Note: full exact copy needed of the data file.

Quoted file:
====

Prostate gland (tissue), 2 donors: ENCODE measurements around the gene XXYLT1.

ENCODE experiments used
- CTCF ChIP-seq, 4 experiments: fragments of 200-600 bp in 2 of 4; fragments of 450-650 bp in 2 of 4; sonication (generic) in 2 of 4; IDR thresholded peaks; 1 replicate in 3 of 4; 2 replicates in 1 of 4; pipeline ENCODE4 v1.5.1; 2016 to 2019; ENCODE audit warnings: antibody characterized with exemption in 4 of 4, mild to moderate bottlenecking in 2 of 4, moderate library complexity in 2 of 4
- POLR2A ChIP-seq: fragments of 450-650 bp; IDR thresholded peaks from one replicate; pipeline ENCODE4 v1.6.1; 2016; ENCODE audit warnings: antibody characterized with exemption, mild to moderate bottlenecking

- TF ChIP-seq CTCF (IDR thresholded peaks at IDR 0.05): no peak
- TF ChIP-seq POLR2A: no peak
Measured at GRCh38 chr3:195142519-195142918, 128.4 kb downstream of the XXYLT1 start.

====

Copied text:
Prostate gland (tissue), 2 donors: ENCODE measurements around the gene XXYLT1.

ENCODE experiments used
- CTCF ChIP-seq, 4 experiments: fragments of 200-600 bp in 2 of 4; fragments of 450-650 bp in 2 of 4; sonication (generic) in 2 of 4; IDR thresholded peaks; 1 replicate in 3 of 4; 2 replicates in 1 of 4; pipeline ENCODE4 v1.5.1; 2016 to 2019; ENCODE audit warnings: antibody characterized with exemption in 4 of 4, mild to moderate bottlenecking in 2 of 4, moderate library complexity in 2 of 4
- POLR2A ChIP-seq: fragments of 450-650 bp; IDR thresholded peaks from one replicate; pipeline ENCODE4 v1.6.1; 2016; ENCODE audit warnings: antibody characterized with exemption, mild to moderate bottlenecking

- TF ChIP-seq CTCF (IDR thresholded peaks at IDR 0.05): no peak
- TF ChIP-seq POLR2A: no peak
Measured at GRCh38 chr3:195142519-195142918, 128.4 kb downstream of the XXYLT1 start.